Programming Windows Services with Microsoft Visual Basic 2008 : Implementing the Worker Class, Creating the FileWorkerOptions Class

10/15/2013 7:25:41 PM

1. Implementing the Worker Class

Before continuing, we need to make adjustments external to this class.

Adding a FileWorker Collection

We need to add a collection to the service that can hold the number of worker class instances we plan to create. As shown in Listing 1, we will create five worker threads. This number is simply for example purposes and could easily change on a dynamic basis, which I will demonstrate shortly.

Listing 1. Declaration for the worker collection in the Tutorials service class.
Private m_WorkerThreads As New Collection

Adding New File Type and Input Locations

With this implementation, we need to be able to supply five specific file locations or a combination of file locations and file types. These should be implemented as resource strings For a total of five input locations, I have to add four more. Table 1 lists the locations.

Table 1. New File Type Location

For the service to work properly, I need to add five unique file types. In this implementation we want to create the additional four folders listed previously. You can create them anywhere you wish, but make sure that the service resources are updated to reflect their location.

2. Creating the FileWorkerOptions Class

Each instance of the FileWorker class needs to know three things:

  • The file input location

  • The file output location

  • The file type to process

Therefore we will add another class called FileWorkerOptions. Instead of creating another class file, we simply add the code shown in Listing 2 to the FileWorker class .vb file.

Listing 2. Adding a new property class to FileWorker.vb.
Public Class FileWorkerOptions
Private m_Output As String
Private m_Input As String
Private m_FileType As String
Public Property Output() As String
Return m_Output
End Get
Set(ByVal value As String)
m_Output = value
End Set
End Property
Public Property Input() As String
Return m_Input
End Get
Set(ByVal value As String)
m_Input = value
End Set
End Property
Public Property FileType() As String
Return m_FileType
End Get
Set(ByVal value As String)
m_FileType = value
End Set
End Property
End Class

As shown in Listing 3, we now create an instance of FileWorkerOptions in the FileWorker class.

Listing 3. Create an instance of FileWorkerOptions.
Private m_FileWorkerOptions As New FileWorkerOptions

Updating the FileWorker Constructor

We need to modify the constructor to reflect the required parameters that need to be passed into the class instance when it is created. Because these are required parameters, we must remove the parameterless constructor. First, as shown in Listing 4, we need to pass in a reference of the ThreadActionState from the Tutorials service class as well as the FileWorkerOptions settings for each specific FileWorker class instance.

Listing 4. Update the FileWorker constructor.
Public Sub New(ByRef threadaction As ThreadActionState, ByVal _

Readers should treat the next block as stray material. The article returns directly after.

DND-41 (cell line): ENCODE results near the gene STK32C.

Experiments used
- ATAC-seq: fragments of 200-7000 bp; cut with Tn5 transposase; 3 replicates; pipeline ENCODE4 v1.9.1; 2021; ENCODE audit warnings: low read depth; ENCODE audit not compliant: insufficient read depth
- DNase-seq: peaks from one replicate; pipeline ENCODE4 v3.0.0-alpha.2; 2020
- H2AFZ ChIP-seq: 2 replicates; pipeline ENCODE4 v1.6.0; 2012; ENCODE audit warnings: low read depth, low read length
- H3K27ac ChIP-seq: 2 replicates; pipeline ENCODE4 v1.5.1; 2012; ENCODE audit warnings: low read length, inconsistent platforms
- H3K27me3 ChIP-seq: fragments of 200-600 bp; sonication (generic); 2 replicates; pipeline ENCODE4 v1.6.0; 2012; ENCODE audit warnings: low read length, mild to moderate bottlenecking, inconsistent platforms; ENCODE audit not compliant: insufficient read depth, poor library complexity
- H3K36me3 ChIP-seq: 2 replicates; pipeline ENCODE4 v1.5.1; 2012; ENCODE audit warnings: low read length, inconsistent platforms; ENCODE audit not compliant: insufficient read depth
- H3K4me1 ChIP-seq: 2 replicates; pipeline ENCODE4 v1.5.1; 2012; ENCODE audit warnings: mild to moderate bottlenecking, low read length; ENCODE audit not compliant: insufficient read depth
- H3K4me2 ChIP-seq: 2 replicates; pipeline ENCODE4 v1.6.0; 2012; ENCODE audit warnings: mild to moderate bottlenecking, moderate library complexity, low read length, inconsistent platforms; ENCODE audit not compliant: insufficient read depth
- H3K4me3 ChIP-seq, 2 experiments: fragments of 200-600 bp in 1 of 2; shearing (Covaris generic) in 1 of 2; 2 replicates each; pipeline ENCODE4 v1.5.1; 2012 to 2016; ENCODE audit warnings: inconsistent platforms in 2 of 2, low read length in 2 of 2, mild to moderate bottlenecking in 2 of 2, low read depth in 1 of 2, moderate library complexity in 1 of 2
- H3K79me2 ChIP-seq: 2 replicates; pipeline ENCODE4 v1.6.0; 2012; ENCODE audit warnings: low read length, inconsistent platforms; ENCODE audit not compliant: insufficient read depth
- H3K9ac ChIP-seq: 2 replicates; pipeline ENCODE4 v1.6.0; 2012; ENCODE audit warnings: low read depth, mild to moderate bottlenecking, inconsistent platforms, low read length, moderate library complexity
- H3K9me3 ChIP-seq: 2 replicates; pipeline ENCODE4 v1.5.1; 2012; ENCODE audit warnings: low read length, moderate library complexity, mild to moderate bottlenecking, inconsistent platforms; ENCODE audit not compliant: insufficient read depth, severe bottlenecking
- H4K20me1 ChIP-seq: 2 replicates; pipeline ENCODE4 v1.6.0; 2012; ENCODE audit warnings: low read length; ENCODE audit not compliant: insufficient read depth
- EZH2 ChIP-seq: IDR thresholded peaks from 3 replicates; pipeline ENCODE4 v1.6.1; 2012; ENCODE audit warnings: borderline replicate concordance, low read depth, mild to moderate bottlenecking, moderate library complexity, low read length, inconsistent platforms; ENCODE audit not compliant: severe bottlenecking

fileworkeroptions As FileWorkerOptions)
m_ThreadAction = threadaction
m_FileWorkerOptions.Input = fileworkeroptions.Input
m_FileWorkerOptions.Output = fileworkeroptions.Output
m_FileWorkerOptions.FileType = fileworkeroptions.FileType
End Sub

We use a reference to ThreadActionState because it is a shared instance from the Tutorials service class. When the values of the ThreadActionState are updated, we want them reflected in each FileWorker class instance so that the threads will properly react to state changes.

Because each FileWorker has its own options, we need to have these options passed into the FileWorker class, then stored locally. We may want to expose these properties so that we can update them on the fly. For example, pause the service, update the options, and then continue.

Updating Our <FileWorker.ThreadFunc>

To reflect the changes to our processing based on a per FileWorker instance we have to update the <ThreadFunc> method to allow for the options we are passing into the class instance.

Listing 5. Updated FileWorker thread function.
For Each TextFile As String In My.Computer.FileSystem.GetFiles( _
m_FileWorkerOptions.Input, _
FileIO.SearchOption.SearchTopLevelOnly, _
If m_ThreadAction.Pause Or m_ThreadAction.StopThread Then
Exit For
End If
Dim FileOutput As String = My.Resources.OutgoingPath + "\" + _
My.Computer.FileSystem.MoveFile(TextFile, FileOutput)
WriteLogEvent(My.Resources.ThreadMessage + TextFile, THREAD_INFO, _
EventLogEntryType.Information, My.Resources.Source)
Catch ex As Exception
WriteLogEvent(My.Resources.ThreadErrorMessage + Now.ToString, THREAD_ERROR, _
EventLogEntryType.Error, My.Resources.Source)
End Try

Notice that now we are using the passed-in options for Output, FileType, and Input locations. This allows each instance of the class to monitor different locations and different file types. In this example we are using five different locations, one file type, and one file output path. We could easily use one location, five file types, and five output paths.

Before we continue to update the code we need to create the five file type entries in our resource file to reflect those we will monitor in our incoming paths. I have created the following entries listed in Table 2 in my Tutorials Resource file.

Table 2. New File Type Resource Entries

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